THESE ARE TIMES when
President Bush and Defense Secretary
Rumsfeld could probably use some encouragement. They should
short note by Anthony Eden to Winston Churchill. It was May 1941
World War II was going badly. Churchill was Britain's Bush and
Rumsfeld, prime minister and minister of defense. Eden was his
secretary and friend. There had been disasters in Greece and
discouraging naval battle with the warship Bismarck, and hard
fighting in Iraq, where the British were battling Nazi-backed Rashid
Ali and Luftwaffe bombers that were helping him out. "My dear
Eden wrote, "This is a bad day; but tomorrow Baghdad will be entered, Bismarck
sunk. On some day the war will be won, and you will have done
more than any other man in history to win it."
By "tomorrow" he meant
"soon"; his predictions all came true. But for now, it is indeed
a bad day.
Too many Democrats and some Republicans
are acting as if Abu Ghraib
means that the Bush administration is in trouble. They are wrong. It
means that America is in trouble. And when America is in trouble,
public official is required to help.
The bestial murder of
Nicholas Berg has nothing to do with Abu Ghraib. Absolute evil is self-seeding; nothing causes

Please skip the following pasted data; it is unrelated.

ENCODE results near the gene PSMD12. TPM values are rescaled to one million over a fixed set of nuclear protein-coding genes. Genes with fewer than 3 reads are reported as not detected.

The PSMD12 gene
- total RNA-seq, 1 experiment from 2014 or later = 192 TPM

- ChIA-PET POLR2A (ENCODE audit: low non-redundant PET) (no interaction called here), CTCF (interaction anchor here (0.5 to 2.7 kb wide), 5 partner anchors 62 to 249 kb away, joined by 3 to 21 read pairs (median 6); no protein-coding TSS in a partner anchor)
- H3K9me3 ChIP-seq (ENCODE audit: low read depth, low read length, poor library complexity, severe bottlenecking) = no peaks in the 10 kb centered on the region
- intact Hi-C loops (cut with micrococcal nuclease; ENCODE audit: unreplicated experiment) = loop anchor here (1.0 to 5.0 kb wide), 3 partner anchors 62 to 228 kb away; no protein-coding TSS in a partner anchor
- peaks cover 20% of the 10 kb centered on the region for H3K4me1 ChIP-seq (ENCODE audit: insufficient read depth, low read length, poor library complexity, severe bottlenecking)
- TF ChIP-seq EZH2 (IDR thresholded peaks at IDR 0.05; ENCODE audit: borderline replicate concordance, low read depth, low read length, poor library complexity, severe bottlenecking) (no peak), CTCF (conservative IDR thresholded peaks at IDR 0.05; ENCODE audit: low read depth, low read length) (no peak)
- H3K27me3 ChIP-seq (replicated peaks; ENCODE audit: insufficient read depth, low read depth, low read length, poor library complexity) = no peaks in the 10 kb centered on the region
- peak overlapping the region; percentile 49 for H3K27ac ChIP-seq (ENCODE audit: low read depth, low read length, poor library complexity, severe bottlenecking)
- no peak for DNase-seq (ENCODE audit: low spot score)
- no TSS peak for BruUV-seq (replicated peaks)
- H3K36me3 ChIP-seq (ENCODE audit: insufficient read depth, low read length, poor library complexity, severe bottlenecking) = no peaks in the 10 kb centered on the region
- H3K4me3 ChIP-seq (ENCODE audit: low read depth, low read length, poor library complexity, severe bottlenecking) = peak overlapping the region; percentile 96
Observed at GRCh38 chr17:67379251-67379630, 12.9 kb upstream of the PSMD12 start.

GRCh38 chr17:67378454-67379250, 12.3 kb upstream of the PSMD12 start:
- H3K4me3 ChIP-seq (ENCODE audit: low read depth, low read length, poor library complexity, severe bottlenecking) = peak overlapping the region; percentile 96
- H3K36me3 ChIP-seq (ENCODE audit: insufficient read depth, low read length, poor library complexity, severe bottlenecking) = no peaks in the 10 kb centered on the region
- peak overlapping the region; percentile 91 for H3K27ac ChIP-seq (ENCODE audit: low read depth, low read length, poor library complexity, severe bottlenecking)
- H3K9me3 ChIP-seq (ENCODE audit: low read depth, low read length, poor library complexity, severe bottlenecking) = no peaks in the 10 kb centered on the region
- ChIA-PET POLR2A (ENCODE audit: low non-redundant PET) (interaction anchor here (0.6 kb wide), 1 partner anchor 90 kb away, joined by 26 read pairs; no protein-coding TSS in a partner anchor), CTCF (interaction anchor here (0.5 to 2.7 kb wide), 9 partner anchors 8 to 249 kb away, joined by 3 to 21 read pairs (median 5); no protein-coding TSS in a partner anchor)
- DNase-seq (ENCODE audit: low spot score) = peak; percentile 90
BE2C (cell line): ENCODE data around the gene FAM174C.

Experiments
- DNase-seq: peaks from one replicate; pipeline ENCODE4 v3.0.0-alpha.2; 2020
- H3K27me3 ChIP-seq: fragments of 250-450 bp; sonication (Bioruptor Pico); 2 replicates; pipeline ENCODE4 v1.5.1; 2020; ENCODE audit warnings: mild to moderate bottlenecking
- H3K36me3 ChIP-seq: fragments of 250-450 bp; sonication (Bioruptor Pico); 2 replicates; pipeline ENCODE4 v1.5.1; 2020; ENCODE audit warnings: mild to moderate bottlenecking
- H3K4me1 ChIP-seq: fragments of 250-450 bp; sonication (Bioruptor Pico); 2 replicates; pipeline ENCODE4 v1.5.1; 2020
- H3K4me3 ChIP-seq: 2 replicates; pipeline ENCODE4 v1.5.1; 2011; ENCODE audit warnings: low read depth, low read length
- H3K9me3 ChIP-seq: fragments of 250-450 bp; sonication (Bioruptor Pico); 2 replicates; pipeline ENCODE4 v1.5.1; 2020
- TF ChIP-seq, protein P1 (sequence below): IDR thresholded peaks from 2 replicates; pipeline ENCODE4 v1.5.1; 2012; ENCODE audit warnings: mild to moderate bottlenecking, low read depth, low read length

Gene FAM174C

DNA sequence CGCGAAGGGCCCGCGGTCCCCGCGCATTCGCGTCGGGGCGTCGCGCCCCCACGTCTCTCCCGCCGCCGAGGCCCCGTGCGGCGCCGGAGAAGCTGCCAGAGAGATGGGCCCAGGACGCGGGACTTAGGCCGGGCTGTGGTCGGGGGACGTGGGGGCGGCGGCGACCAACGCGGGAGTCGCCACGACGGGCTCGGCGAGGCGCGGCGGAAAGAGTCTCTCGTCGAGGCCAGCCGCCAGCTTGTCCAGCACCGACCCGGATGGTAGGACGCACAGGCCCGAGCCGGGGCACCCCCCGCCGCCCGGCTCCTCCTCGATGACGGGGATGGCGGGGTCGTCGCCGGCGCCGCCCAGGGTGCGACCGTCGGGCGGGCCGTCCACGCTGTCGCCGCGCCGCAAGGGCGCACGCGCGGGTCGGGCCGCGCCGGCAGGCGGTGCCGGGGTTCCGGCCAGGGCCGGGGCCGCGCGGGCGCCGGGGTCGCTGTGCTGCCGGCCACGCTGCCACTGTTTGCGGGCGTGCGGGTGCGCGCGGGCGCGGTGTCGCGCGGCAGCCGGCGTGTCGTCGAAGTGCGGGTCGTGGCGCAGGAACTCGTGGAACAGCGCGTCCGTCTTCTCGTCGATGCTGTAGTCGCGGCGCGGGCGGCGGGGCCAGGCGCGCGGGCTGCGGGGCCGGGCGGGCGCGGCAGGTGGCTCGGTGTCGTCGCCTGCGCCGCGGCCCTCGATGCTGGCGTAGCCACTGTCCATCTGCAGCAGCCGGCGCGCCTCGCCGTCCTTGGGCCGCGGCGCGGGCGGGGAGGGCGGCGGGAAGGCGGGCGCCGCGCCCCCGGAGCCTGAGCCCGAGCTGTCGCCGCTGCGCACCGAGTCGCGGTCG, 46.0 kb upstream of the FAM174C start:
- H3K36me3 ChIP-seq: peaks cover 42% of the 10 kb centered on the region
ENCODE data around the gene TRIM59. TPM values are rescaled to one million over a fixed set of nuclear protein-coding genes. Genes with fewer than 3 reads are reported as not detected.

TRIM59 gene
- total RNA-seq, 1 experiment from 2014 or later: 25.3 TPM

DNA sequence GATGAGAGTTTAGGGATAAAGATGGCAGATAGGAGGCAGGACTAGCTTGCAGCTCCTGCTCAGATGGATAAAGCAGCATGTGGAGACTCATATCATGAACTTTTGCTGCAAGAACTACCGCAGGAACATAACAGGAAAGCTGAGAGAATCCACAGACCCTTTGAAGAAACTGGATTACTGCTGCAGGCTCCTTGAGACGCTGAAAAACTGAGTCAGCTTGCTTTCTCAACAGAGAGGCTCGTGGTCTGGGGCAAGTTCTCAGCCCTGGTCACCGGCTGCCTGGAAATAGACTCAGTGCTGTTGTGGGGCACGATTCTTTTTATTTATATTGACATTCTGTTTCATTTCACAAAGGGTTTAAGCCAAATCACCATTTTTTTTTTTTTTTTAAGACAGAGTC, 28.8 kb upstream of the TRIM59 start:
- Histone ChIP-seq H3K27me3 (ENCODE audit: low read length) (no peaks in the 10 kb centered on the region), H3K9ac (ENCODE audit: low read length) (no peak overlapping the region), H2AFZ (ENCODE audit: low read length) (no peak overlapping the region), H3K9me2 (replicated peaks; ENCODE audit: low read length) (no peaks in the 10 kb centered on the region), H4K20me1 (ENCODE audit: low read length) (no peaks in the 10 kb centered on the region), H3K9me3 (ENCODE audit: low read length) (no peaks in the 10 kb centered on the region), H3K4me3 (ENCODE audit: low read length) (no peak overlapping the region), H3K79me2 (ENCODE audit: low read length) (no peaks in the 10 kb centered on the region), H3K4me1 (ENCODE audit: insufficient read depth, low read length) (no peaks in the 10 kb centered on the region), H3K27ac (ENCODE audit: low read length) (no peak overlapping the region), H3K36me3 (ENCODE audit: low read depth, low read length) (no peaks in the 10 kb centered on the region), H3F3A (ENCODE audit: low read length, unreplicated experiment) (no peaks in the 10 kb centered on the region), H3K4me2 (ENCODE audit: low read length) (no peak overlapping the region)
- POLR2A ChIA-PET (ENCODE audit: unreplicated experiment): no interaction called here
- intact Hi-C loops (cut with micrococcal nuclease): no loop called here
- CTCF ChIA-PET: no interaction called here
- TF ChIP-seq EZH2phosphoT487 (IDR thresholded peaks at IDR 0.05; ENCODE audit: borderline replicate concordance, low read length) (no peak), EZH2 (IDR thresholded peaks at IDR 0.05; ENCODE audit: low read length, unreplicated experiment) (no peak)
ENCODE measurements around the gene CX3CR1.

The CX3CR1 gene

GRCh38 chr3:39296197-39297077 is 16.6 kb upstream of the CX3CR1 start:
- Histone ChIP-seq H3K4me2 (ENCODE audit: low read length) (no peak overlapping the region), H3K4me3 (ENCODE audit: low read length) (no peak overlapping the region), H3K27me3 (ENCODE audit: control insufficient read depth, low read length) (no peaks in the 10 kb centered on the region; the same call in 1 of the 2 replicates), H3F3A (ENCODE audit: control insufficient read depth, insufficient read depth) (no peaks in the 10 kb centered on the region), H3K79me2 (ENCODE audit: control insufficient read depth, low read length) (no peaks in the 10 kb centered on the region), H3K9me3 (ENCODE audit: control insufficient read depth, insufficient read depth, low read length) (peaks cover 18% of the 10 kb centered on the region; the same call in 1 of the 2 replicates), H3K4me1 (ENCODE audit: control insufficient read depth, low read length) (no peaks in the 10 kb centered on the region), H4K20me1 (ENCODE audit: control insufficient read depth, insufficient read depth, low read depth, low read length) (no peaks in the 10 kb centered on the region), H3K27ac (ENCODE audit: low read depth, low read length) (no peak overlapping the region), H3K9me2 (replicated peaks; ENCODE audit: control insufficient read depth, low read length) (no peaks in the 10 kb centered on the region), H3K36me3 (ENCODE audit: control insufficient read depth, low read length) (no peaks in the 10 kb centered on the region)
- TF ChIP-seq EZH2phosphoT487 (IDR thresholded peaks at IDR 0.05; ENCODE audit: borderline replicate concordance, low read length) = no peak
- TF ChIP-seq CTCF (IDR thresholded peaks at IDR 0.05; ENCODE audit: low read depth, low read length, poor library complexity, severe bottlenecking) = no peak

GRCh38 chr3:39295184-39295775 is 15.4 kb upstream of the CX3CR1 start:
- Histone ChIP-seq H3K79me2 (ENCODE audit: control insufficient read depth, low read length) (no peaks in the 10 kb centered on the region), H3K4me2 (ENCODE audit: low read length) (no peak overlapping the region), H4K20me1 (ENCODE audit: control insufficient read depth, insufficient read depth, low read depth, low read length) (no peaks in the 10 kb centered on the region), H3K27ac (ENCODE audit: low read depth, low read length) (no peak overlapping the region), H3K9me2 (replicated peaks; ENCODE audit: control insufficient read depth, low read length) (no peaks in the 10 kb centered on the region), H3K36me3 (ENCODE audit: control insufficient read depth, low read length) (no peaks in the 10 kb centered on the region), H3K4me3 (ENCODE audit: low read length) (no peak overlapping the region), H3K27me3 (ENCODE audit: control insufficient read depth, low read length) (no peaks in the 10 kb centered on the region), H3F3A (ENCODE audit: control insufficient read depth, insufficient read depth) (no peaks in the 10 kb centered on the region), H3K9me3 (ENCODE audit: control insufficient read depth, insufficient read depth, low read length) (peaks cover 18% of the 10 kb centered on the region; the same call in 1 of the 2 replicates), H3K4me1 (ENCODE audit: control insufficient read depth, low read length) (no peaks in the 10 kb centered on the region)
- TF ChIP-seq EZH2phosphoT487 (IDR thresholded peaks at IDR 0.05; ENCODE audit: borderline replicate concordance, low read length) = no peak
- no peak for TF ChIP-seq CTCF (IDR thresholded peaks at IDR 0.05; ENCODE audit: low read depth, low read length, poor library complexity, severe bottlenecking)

it any more than we cause
rats to spawn or the black plague to blossom. But certain
help it thrive--such as the worldwide seething toxic stink of America
Hatred, or the ongoing struggle by so many thinkers (especially
Europeans) to legitimize terrorism (all those torn-to-pieces Israeli
innocents dismissed with a shrug or a smirk). Perhaps the murder
Berg -- 9/11 compressed into one single act, a black hole of infinite
wickedness--will at last bring American moral showboating to an
all love to tell the world how much we care. It's so easy, so
Perhaps we will now get serious.
Because of Abu Ghraib, America is
(temporarily!) down and out and
getting kicked in the head by every two-bit moralizing moron in the
universe, while her thoughtful Euro-friends twist the knife by
informing us that hundreds of dead American soldiers might just as well
have stayed home; America's rule is no better than Saddam's.
We need to
hear from America's political leaders, loud and clear: "Yes, we
abominate the Abu Ghraib crimes but will not accept your
forgetting what America has paid to liberate Iraq, will not allow
foreign nations to slander the United States, will not permit you
to forget what we and the British have accomplished: a world
without Saddam Hussein; a vastly safer, profoundly better world.
And no one
will be allowed to dishonor American soldiers and this nation by
telling us 'you're just as bad as Saddam'; that lie will never go
We need to hear those
things especially from Democrats. For the world to know that this
nation is united, Democrats have to speak. They
haven't. The message has not been delivered.
Let's go back a few
weeks. What were we thinking? Maybe the war in
Iraq was a mistake, or maybe it was fought the wrong way (I didn't
think so, but many serious and discouraged Americans did) -- but we all
knew this for sure: Thanks to
American and British sacrifice in money
and blood, Saddam was gone and Iraq was on the road to being free, and
we could all be proud of that. A blood-black stain on
had been washed away.
Then some photographs
appeared, and the world saw ugly
crimes--crimes of the sort Americans particularly hate, bullying crimes